Are you sick of inane pop song lyrics? Do you yearn for the simpler days of your youth, before anything had become cliché to you? Do you like snowflakes? Then this project is for you! In just a few easy steps, I'll show you how to take the lyrics of any Top-Fifty Pop song and turn them into a shrewd and sophisticated commentary on contemporary pop music's debasement of Art in the form a cool framed concrete poem (home decor that fits your starving literature student budget). All it takes is a working, ink-stocked printer, a colored sheet of paper, a pair of scissors, some glue, an old picture frame from a thrift store, and your jaded, world-weary soul.
Step 1: Pick a Pop Song
You can use any ranking system you like. I looked up "iTunes top ten pop songs", but feel free to peruse other sites, such as billboard.com
. It's important you choose the top one listed, however, as the more overplayed the song, the more subversive your art will be. Currently the number one pop song on iTunes is "One More Night" by Maroon 5. Once you've found the song you'd like to use, look up the lyrics.
Step 2: Justify the Lyrics
By which I mean, paste the lyrics into a text-editor and justify the text. That's when you set it so that each line of text takes up the entire span of the page, like in a newspaper. At this point you may also want to play around with fonts. Once you've got the text completely filling up the page, print it out.
Step 3: Snowflake!
Do you remember making paper snowflakes in kindergarten? There was something magical about taking your clumsy plastic safety scissors to a folded scrap of paper, and seeing it revealed, moments later, as a beautiful art piece, unique to you. That was pretty much the pinnacle of artistic endeavour right there: never again afterwards were you able to commit to a project without some nagging suspicion that it's all been done before. So! Snowflake away!
In case you need a refresher, here's how: first fold piece of paper that you printed in step 2 in half both ways, first horizontally, the vertically (or vice versa). Fold so that the printed text is on the inside.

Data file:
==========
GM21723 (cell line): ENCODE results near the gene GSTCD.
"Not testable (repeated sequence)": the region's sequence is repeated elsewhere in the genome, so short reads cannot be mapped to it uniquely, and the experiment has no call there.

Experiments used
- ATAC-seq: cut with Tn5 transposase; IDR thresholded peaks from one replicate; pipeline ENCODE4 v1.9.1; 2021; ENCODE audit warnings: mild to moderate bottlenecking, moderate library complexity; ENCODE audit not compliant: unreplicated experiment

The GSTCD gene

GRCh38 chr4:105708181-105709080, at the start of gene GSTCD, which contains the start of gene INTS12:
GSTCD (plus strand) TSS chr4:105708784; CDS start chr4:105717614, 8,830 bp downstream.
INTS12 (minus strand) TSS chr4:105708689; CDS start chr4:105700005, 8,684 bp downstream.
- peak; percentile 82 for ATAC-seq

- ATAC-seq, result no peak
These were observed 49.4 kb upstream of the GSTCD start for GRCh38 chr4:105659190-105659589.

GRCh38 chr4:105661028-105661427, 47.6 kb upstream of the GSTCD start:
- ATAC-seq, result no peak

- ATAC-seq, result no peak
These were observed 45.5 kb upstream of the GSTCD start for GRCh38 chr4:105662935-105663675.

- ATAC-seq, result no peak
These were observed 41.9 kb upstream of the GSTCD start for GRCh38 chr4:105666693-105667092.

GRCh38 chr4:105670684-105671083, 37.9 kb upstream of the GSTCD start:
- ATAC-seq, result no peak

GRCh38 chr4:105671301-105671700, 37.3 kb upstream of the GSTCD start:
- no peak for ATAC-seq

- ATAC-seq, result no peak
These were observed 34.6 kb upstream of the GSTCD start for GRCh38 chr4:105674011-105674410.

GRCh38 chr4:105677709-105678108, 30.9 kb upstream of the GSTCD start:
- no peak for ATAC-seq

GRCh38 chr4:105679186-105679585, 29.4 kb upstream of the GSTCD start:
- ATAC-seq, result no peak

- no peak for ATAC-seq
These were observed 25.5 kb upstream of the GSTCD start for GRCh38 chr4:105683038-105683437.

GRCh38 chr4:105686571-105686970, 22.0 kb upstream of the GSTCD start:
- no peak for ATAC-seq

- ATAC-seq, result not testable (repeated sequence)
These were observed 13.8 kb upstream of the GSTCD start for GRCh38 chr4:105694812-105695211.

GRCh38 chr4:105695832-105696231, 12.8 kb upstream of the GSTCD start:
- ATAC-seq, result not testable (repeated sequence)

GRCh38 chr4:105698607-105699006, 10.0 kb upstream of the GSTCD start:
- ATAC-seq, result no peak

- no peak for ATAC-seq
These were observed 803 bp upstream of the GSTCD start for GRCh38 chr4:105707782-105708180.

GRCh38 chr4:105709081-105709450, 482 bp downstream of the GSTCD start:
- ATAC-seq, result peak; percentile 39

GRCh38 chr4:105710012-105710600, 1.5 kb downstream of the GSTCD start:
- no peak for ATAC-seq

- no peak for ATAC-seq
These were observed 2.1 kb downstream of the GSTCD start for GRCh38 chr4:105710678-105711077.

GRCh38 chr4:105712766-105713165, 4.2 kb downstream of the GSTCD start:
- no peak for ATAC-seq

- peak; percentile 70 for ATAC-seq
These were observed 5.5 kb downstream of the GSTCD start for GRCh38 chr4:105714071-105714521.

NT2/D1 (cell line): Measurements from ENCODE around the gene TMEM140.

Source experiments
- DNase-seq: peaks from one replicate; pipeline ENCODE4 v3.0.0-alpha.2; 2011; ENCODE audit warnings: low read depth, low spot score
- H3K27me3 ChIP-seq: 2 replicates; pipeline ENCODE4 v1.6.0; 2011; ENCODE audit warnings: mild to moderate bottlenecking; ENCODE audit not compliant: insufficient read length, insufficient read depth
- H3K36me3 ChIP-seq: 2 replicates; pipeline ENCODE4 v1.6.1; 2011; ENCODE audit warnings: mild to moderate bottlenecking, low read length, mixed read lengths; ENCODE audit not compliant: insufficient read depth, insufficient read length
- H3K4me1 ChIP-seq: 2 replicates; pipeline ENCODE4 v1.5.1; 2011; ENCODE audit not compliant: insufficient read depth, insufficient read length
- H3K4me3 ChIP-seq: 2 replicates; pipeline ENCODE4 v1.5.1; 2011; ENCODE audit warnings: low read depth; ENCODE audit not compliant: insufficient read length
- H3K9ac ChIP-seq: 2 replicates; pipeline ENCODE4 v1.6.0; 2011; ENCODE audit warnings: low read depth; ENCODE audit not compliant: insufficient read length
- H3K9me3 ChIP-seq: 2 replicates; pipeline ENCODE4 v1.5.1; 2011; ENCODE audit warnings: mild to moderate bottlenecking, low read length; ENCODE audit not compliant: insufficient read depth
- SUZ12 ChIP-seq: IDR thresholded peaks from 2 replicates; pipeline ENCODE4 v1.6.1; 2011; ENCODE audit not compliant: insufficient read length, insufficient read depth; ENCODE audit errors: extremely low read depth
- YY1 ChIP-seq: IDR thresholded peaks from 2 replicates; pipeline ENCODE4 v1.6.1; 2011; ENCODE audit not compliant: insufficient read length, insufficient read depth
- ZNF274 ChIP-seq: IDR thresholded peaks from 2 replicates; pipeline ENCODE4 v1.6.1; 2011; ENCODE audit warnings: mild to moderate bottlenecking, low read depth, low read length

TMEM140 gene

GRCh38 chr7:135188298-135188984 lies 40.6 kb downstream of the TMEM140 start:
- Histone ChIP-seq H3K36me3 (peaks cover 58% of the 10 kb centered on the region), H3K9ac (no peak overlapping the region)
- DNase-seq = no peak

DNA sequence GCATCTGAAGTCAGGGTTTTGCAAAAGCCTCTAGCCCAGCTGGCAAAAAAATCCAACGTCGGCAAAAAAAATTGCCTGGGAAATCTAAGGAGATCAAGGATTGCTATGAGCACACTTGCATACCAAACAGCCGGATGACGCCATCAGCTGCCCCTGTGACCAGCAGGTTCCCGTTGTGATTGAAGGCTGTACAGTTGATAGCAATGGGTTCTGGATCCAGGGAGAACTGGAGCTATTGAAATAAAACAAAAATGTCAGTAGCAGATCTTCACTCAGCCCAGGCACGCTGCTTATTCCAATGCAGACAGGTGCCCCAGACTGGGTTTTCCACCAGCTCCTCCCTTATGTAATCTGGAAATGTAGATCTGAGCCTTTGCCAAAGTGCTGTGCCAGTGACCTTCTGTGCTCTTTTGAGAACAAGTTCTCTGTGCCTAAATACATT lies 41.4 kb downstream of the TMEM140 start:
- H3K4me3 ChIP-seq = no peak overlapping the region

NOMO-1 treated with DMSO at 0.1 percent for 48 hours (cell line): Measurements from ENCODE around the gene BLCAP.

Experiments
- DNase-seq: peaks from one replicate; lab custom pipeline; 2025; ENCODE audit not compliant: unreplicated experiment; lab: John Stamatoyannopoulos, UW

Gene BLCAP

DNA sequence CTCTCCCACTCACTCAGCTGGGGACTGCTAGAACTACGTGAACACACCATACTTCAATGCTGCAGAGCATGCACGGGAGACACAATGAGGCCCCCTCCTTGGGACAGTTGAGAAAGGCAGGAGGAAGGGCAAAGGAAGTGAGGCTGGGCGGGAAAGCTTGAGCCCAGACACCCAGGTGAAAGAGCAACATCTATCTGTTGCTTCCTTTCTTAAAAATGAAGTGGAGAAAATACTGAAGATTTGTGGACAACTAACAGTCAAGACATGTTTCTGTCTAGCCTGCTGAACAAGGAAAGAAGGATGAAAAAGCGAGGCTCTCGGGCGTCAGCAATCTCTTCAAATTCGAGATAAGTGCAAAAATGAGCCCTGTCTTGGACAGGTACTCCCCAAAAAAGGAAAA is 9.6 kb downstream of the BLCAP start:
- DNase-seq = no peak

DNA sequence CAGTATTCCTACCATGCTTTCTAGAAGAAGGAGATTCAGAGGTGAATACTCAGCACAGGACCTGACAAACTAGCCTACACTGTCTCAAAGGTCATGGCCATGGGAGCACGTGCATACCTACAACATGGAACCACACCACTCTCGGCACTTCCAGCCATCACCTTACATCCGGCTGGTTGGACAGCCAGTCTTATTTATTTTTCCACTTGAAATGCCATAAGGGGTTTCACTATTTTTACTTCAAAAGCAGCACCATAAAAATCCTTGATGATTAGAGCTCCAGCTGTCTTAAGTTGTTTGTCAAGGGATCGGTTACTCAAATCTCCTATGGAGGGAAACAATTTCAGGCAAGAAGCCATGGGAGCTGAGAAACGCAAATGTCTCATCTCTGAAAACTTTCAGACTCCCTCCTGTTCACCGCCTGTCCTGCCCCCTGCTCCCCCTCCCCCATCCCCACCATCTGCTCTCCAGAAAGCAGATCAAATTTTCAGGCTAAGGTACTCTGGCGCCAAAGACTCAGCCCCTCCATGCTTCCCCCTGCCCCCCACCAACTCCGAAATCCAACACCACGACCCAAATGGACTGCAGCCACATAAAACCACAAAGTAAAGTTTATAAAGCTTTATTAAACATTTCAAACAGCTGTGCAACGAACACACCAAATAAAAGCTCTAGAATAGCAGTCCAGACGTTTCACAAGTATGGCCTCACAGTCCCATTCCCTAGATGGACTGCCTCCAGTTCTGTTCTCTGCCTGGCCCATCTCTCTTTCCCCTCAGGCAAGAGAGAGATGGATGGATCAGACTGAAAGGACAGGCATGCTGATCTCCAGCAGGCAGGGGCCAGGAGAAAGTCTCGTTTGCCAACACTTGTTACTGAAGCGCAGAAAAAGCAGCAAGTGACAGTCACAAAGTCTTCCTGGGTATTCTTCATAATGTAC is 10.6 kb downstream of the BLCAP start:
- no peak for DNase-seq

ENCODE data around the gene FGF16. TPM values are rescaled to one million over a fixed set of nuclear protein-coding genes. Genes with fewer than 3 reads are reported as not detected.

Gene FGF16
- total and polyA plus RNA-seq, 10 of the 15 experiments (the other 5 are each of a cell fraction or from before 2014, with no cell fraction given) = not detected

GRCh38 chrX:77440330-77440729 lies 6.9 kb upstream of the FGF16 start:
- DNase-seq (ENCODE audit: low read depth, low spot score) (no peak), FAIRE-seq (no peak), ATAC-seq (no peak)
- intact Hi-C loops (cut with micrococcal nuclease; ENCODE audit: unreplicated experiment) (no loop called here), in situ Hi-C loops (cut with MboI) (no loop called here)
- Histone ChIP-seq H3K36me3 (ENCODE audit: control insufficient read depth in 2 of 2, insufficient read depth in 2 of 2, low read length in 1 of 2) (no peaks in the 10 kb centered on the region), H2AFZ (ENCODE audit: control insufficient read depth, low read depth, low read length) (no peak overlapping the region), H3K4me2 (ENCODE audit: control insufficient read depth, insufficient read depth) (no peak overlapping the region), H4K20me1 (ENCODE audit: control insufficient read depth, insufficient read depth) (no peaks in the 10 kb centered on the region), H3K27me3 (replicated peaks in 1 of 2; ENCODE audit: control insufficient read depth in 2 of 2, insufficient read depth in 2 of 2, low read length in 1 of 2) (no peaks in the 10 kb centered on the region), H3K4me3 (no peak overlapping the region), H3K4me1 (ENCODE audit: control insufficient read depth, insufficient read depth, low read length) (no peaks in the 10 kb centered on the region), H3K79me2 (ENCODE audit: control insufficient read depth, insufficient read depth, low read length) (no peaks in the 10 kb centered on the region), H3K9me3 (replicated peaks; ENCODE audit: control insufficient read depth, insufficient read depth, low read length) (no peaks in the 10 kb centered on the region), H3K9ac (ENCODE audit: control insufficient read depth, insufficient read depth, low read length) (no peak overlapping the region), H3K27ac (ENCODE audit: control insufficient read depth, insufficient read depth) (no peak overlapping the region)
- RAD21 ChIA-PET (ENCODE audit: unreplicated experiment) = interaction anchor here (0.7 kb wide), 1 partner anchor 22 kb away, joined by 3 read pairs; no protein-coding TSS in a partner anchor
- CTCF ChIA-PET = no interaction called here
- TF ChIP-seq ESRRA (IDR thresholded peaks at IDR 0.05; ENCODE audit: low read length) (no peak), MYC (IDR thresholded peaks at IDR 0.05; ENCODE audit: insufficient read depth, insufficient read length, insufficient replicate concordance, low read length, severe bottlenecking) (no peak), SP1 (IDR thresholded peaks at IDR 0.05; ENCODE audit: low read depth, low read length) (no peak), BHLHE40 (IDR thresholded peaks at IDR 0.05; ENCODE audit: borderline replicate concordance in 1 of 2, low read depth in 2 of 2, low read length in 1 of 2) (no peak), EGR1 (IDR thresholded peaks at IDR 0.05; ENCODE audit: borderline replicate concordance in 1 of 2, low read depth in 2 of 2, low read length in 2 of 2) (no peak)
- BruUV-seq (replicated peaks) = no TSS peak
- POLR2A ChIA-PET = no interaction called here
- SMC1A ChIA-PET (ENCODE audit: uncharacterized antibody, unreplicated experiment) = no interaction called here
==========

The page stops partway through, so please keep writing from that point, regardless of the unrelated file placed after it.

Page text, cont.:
Step 4: Snowflake, Part 2
Next, snip out some shapes along each of the two folded edges of the paper. Quick tip: for this project, you'll want to cut decent sized shapes. They don't have to be huge, but don't do any tiny detail work that is smaller than the actual text that is printed on the page. Me, I'm kind of a fan of mustache shapes. Be sure to keep the scraps; those are the important parts! As you cut them out, lay the neatly out in your work space.
Step 5: Arrange the Poem
Now unfold the snowflake. Dazzling, isn't it? You may be inspired to make a reverse-version out of this piece later. The sky is the limit when it comes to artistic expression here, really. Anyway, lay the snowflake out in front of you to use a reference guide. Then, take a colored sheet of paper. I think black is best. Make sure it will fit in to the thrift-store frame you have. If it's too big, trim the edges. Place it in front of you in between the snowflake sheet and your scraps.
Step 6: Arrange the Poem, Part 2
Carefully unfold the scraps and arrange them on the page as they reflect the cut-out sections of the snowflake. If you're really OCD you can even place the snowflake over the colored sheet first and trace the holes for reference, but I prefer just to eyeball it. Once you've got the scraps arranged, glue them down.
Step 7: Frame It!
You're almost done! Now you just need to put your concrete poem in a cool vintage-looking frame. You can usually find these in thrift stores. Sometimes they are occupied by little paintings of cottages / cursive script Biblical quotations / old family photos involving an alarming amount of tweed and shoulder pads. That's fine. The main thing is to find a frame that you like that has a glass panel in it. The glass panel is important because it's what will make your creation really look like real art. So, run to your nearest thrift store and pick a frame. Toss whatever is in it (except the glass panel). You may consider re-painting it too. I like for my frames to be white, so I put a couple of layers of Jesso. But if you're in to bare wood, that's cool too.
Unfold the metal clasps in the back and remove the cardboard backing. It's probably a good idea to take the glass out and wash it real quick. Dry the glass thoroughly and slide it back it. Then slide in your poem and replace the cardboard backing. Re-fold the metal clasps.
Step 8: Voil�!
Congratulations! You've successfully generated a unique, complex and authentic piece of art with nothing more than scissors, glue and some jejune pop lyrics.